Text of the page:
Most Americans enrolled in health plans through the Affordable Care Act are happy with their coverage, despite persistent attacks on the health law by Republicans, including presumptive presidential nominee Donald Trump.
But consumers are increasingly concerned about their monthly premiums and deductibles, reflecting rising anxiety among all Americans about their medical and insurance bills, a new national survey found.
Nearly 6 in 10 working-age Americans who have a health plan through one of the marketplaces created by the law said they are satisfied with their monthly premiums, and just over half say they are satisfied with their deductibles.
That is a pronounced decline from previous years. In 2014, the year the marketplaces opened, nearly 7 in 10 consumers said they were satisfied with their premiums, and 59% said they were satisfied with their deductibles.
“These are important signals to track to identify potential gaps in consumer understanding of how their plans work and the adequacy and transparency of coverage,” conclude the authors of the survey by the nonprofit Kaiser Family Foundation.
“These trends also could affect the potential for marketplaces to attract new enrollees — particularly people who are currently healthy — and (to) retain existing consumers.”
The law, commonly called Obamacare, allows Americans who don’t get health benefits at work to shop among plans on state-based marketplaces operated by the federal government or by the states themselves.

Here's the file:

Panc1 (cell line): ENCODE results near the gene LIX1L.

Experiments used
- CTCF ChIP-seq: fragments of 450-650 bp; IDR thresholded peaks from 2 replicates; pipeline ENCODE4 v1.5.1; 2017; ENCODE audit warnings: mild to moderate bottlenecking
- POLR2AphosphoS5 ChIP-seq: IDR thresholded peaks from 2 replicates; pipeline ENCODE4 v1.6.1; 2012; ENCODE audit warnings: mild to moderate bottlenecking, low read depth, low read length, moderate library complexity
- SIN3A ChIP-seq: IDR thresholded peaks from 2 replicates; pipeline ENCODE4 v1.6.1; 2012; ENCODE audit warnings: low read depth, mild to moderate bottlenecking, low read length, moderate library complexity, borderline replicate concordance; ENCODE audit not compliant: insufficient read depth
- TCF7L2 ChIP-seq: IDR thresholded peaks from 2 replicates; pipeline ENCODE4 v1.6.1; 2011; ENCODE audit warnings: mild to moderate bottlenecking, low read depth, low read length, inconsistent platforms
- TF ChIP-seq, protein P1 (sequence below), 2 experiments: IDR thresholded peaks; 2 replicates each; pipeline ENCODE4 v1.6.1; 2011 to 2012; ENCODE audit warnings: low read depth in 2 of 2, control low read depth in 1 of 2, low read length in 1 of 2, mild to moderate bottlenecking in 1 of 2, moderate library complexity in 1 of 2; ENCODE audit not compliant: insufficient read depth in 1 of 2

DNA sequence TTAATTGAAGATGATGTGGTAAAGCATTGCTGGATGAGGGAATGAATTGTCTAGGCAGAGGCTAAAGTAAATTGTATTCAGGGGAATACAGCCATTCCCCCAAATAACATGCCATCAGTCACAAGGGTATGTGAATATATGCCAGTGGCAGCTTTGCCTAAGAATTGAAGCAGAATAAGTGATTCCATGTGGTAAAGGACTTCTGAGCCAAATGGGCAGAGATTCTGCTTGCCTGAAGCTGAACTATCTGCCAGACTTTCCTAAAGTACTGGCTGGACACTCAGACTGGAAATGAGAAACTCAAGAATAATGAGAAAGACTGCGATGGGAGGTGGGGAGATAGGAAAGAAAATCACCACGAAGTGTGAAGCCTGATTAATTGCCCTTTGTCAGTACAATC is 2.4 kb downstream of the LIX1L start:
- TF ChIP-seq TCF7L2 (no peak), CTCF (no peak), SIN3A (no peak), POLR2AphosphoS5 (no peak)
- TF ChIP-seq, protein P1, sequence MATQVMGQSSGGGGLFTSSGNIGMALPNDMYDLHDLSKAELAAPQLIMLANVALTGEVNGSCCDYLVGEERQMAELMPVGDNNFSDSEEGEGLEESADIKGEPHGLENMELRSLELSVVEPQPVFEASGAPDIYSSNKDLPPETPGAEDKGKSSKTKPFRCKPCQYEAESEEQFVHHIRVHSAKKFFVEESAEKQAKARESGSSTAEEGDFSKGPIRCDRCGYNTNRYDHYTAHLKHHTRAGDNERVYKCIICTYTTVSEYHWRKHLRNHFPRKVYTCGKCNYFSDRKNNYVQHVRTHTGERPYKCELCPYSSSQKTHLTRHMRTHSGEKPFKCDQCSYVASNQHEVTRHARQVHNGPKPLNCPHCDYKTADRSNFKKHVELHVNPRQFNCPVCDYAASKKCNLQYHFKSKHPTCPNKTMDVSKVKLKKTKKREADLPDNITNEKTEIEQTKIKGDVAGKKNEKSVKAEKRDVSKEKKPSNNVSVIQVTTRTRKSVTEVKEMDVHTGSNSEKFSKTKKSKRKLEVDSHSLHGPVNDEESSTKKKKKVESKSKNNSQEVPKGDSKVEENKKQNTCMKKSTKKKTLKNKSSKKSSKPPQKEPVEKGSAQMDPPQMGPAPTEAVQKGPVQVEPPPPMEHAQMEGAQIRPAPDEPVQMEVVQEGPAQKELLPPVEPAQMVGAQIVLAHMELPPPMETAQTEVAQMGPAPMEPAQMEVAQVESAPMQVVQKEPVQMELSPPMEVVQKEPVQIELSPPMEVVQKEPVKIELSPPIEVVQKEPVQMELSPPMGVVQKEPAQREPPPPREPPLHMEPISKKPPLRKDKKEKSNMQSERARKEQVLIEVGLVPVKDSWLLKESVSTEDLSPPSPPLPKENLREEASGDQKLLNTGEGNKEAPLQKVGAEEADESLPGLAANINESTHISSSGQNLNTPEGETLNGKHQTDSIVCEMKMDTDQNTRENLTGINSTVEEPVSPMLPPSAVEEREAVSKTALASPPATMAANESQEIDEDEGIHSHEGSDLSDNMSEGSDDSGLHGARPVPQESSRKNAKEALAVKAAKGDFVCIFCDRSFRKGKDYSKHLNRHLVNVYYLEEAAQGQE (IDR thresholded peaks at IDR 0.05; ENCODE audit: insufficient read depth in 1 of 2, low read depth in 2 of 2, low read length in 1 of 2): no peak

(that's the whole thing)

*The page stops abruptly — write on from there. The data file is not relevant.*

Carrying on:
Consumers making less than four times the federal poverty level — about $47,000 for a single adult or $97,000 for a family of four — qualify for subsidies. And insurers must provide a basic set of benefits and cannot turn away consumers, even if they are sick.
Enrollment in the marketplaces has been increasing, but at a slower rate than initially forecast; there are about 12 million people in a marketplace plan.
And many insurers are seeking significant premium increases next year, in part because enrollees are sicker and more expensive than they anticipated.
The warnings are fueling a new round of attacks on the health law by critics who say the marketplaces aren’t sustainable and should be repealed.
The new Kaiser survey suggests that some of the criticism is overblown.
While Americans who get a health plan through an employer — the dominant form of health insurance in the U.S. — are happier with their coverage, consumers in the marketplaces remain generally satisfied.
Two-thirds of people with marketplace plans rated their coverage “excellent” or “good” in 2016.
By comparison, more than three-quarters of people with employer-based coverage said their coverage was “excellent” or “good.”
Additionally, despite much media coverage of health plans that are narrowing their networks to exclude more hospitals and physicians, large majorities said they were satisfied with their choice of providers.
But the increasing prevalence of high-deductible plans that require consumers to pay thousands of dollars out of pocket for their medical care before coverage kicks in is fueling mounting consumer anxiety, as is the case with employer-provided coverage.
Just a third of people in a high-deductible plan that they purchased themselves through a marketplace or directly said they have benefited from the health law.
In contrast, more than half of consumers in lower-deductible plans said they have benefited.
The Kaiser survey was conducted between Feb. 9 through March 26, among a nationally representative random sample of 786 adults ages 18-64 who purchase their own insurance, including 512 with marketplace plans.
The margin of sampling error is plus or minus 5 percentage points for those in marketplace plans, and higher for subgroups.